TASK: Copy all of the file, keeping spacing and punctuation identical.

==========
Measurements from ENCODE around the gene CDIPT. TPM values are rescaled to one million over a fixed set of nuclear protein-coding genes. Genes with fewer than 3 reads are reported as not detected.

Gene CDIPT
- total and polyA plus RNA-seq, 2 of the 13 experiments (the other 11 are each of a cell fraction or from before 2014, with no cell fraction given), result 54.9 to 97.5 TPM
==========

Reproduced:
Measurements from ENCODE around the gene CDIPT. TPM values are rescaled to one million over a fixed set of nuclear protein-coding genes. Genes with fewer than 3 reads are reported as not detected.

Gene CDIPT
- total and polyA plus RNA-seq, 2 of the 13 experiments (the other 11 are each of a cell fraction or from before 2014, with no cell fraction given), result 54.9 to 97.5 TPM